As a student, often it can be difficult juggling everything you want to make time for. Making time for lectures and seminars, uni work, time with your friends, going out, a part-time job, exercise, and any other hobby or extra-curricular activity as well as ‘me time’ can challenging. Finding a balance in your daily routine can help you feel motivated, less stressed and happier.
Plan ‘me time’ into your schedule
When you’ve got hundreds of things to do, thinking of yourself is usually the last thing on the list. But it’s important to make some time for yourself; do something you love, meditate, write in a diary, watch TV, or just relax. It doesn’t matter how you get your release, your mind and body need a rest from the non-stop day to day challenges we go through.
Minimise the time you spend on activities you don’t enjoy, or find a way to make them fun
Unfortunately, there’s no escaping these activities completely. There’s always going to be something you won’t enjoy, whether it’s a boring Saturday job or cleaning the kitchen which is starting to look like a scene from How Clean is Your House? Whatever you dislike, there’s always a way to make it better. If you’ve got a part-time job that you hate, ask if you can work less hours, or if that isn’t possible then ensure there’s always something fun waiting for you at the end of the shift. That could be a tasty meal you’ve pre-cooked, a drink with a friend or even an episode of your favourite TV show. When it comes to dull yet necessary tasks like cleaning, try to make it less of a chore and make it fun – put on some music, or drag in a housemate to keep you company.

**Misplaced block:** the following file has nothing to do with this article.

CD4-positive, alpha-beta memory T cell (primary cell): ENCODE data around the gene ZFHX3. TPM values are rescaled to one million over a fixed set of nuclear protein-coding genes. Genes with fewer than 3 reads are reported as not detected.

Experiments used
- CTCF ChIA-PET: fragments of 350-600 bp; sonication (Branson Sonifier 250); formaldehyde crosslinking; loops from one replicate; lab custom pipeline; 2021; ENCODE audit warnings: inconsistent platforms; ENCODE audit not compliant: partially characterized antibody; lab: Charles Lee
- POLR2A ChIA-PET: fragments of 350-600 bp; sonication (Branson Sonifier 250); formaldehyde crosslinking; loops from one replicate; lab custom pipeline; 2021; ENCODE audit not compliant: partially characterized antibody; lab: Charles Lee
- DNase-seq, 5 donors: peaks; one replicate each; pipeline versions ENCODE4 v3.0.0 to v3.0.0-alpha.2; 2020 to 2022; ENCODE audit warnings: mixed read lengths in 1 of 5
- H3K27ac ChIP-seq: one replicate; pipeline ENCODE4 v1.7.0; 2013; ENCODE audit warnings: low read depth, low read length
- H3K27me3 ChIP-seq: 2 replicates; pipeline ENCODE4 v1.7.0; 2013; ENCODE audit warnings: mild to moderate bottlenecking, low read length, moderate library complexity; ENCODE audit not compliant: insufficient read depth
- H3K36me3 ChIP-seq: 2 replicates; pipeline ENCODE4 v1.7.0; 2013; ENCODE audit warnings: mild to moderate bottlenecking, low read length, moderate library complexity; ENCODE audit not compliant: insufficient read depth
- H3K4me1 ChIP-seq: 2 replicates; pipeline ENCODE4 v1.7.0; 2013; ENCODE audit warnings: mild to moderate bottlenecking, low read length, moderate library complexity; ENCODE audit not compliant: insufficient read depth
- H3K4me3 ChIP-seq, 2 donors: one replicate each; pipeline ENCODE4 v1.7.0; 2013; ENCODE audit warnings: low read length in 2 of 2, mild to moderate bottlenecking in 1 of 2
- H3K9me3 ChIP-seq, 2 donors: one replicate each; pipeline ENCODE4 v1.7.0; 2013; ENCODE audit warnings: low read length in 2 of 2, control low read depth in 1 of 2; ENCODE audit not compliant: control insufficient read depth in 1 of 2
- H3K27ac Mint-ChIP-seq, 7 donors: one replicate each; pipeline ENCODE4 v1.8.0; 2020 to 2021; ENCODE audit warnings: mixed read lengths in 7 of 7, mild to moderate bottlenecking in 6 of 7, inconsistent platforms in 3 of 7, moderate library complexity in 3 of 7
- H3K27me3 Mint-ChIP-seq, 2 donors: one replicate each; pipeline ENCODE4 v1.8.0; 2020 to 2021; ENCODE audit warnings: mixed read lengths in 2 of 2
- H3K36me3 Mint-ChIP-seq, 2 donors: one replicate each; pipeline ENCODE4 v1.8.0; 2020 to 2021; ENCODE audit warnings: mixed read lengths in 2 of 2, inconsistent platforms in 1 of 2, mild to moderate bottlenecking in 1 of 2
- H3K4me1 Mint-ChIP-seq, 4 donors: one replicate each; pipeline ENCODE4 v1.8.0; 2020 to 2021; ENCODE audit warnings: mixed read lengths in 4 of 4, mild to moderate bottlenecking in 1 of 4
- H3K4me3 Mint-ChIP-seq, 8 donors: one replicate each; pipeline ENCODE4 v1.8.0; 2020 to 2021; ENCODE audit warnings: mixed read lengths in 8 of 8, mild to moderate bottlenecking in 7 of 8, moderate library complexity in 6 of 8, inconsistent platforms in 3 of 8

Got multiple things to tick off your list? Try doing tasks at the same time. This can apply to many things; walk/run/cycle somewhere rather than getting the bus so you can fit in exercise, take the bin out while the kettle is boiling, make your bed while your Netflix is buffering, etc. From the big things to the little things, these multi-tasking tricks can save time for more important things on your schedule, like napping.
Get a calendar or diary
No doubt about it, these are lifesavers. Say goodbye to forgotten dates, double-booking and not remembering your best friend’s birthday. Get a calendar or diary that’s small enough to fit into your bag or pocket, and take it everywhere with you. Or use your phone as a diary; usually there’s a built in calendar, but if not free apps are available and you can even set reminders for dates and occasions.
Have a disconnection day
That’s right, no phone or technology for a whole day. Or if that’s too much of a struggle, maybe try a couple of hours. Reconnect with nature and go for a run or a walk with a friend, or perhaps go out for a drink with a friend and not bring your phone – I know that’s a difficult concept, but it IS achievable if you really put your mind to it.
Make sure there’s something to look forward to
Always plan something fun to break up the more mundane tasks. This is the reason that most of us work hard – do well in uni to get a good job, so you can spend money on doing things you enjoy. What good is hard work if there’s nothing to look forward to at the end of it? The fun things can be small or big, be it a bar of Galaxy at the end of the day, or going to a festival that you’ve been looking forward to all year.
Don’t stress it
Some days your life won’t be balanced; you may be swamped with work and don’t have time to exercise or see your friends. But it’s nothing to worry about, it just means that the other days you can act like a queen/king and feel no guilt.